Beating Bad Breath

When I was still but a teenager, a friend of mine asked me if I had “a cure for halitosis”. At the time, I had no idea what halitosis was, so I told him I didn’t – I wasn’t a doctor. He then informed me that he was looking for a piece of gum, or a mint; that’s when I learned that halitosis means bad breath, and that he was asking with a wink and a smile. As it turns out, there’s no cure for halitosis, per se – bad breath is a symptom, not a cause, and the underlying reasons for it are what need to be treated.

There are a few different reasons that you might have bad breath. The first and most obvious is that you ate something smelly; garlic, onions and the like. The cure for this is more or less just to wait it out; drink water, brush your teeth (but wait 30 minutes after you eat before you do), and use mouthwash or sugar-free gum. These are the easiest cases of halitosis to deal with.

When you find your bad breath is persistent, it’s likely there’s another underlying cause. Saliva is an incredibly important part of your overall oral health; it helps break down and wash away food particles that can cause bad breath. Dry mouth, then, is one of the leading causes of halitosis. Consider drinking more water, especially if you drink a lot of coffee, which can dry out the mouth when consumed in excess. Look at any medications you’re taking; many of them can cause your mouth to dry out. Alcohol and tobacco are two other causes of dry mouth; don’t drink too often, and definitely consider dropping tobacco altogether. I’m sure you’ve heard this before, but it bears repeating: smoking is really bad for your health.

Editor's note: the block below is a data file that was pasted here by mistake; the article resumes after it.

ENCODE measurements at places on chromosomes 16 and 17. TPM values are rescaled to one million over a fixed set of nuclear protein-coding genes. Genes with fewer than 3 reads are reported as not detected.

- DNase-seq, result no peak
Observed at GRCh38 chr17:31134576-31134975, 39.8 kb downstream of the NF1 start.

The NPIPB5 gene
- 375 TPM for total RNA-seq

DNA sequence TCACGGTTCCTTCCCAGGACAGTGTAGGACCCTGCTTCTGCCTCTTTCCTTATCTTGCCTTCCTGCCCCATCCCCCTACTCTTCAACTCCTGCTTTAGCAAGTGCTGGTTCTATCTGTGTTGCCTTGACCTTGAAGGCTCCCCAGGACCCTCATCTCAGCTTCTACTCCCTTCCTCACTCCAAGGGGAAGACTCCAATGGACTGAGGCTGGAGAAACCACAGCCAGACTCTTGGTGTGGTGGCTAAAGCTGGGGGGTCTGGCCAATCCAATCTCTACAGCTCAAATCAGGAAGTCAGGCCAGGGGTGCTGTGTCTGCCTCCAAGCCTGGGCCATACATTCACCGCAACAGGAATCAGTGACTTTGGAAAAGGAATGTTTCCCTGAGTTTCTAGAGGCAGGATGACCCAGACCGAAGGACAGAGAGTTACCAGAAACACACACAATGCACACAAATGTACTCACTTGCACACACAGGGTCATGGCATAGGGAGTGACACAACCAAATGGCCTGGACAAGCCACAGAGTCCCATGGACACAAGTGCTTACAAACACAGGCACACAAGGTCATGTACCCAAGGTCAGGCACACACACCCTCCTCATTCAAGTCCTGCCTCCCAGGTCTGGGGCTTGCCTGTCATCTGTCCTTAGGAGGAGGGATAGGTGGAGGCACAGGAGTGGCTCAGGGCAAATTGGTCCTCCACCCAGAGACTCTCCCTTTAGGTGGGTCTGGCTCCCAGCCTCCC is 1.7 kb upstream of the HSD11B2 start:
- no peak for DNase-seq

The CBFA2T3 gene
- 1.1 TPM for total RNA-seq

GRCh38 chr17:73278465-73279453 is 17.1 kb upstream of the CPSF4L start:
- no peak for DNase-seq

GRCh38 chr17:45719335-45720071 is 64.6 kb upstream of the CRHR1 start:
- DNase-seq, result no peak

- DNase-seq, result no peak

Some of the more common causes of halitosis are oral health problems: gum disease and cavities. The first step to regulating these is to have a consistent oral health care routine. Brush twice a day, floss once a day, and drink plenty of water every day. You might need help with your brushing technique: a lot of people don’t know the most effective ways of brushing. There’s no shame in wanting to improve: go on YouTube to check out brushing techniques, or talk to your dentist. When your oral health care routine is already set, but you still have halitosis, it’s likely a sign of cavities or more deep set gum disease; pockets of bacteria accumulating in your mouth are the culprit. Poorly fitted veneers and crown are hot spots for these pockets; there are Winnipeg veneers and crowns available that can be fitted perfectly on your teeth.

There’s a variety of other conditions that can cause halitosis, too. The connection between your mouth and digestive tract means bad breath can be a sign of problems in your stomach, like gastric reflux; it can also be a sign of kidney problems, diabetes, and other conditions. When you experience chronic bad breath, it’s a good idea to talk to your dentist.